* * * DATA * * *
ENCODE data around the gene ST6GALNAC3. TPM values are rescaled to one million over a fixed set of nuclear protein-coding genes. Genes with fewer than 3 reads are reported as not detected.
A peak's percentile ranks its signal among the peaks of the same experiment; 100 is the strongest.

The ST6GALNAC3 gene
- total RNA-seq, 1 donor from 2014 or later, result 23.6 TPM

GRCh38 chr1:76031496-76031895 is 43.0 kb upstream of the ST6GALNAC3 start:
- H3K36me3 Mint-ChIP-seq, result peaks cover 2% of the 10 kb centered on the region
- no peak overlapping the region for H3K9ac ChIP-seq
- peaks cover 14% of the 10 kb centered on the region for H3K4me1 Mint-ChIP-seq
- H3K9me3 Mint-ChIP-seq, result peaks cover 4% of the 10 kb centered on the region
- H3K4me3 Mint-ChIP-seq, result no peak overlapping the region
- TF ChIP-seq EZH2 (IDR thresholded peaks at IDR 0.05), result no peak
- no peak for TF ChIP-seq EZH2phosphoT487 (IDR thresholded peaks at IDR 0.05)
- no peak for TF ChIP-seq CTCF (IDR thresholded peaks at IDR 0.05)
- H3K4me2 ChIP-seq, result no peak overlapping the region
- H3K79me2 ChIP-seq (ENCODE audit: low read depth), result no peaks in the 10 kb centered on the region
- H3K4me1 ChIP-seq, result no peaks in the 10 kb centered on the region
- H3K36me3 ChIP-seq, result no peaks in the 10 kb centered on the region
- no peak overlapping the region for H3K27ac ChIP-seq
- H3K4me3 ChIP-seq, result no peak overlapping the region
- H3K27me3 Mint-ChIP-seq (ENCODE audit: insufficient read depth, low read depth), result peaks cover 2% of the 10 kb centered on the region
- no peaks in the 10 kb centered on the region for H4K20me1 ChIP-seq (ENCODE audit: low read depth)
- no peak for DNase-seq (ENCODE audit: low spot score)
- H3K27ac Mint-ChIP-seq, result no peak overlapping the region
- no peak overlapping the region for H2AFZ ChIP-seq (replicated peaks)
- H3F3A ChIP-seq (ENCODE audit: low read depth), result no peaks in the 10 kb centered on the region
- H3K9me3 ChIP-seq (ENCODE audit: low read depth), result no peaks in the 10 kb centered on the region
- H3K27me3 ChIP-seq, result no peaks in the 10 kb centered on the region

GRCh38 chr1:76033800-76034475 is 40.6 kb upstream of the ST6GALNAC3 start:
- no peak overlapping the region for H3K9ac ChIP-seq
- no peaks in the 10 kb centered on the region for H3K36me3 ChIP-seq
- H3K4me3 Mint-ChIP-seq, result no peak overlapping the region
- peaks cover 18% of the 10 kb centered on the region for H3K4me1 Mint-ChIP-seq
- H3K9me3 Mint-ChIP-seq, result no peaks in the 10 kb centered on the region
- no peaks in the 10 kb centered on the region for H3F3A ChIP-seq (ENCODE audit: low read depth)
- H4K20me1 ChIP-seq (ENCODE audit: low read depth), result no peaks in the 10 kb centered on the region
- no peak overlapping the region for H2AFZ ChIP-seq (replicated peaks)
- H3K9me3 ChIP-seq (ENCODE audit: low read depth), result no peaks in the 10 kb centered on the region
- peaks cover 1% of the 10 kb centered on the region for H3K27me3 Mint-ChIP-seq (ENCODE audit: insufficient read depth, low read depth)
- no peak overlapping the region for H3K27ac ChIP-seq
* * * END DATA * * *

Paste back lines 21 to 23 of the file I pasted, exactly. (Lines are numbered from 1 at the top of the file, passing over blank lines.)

- no peaks in the 10 kb centered on the region for H4K20me1 ChIP-seq (ENCODE audit: low read depth)
- no peak for DNase-seq (ENCODE audit: low spot score)
- H3K27ac Mint-ChIP-seq, result no peak overlapping the region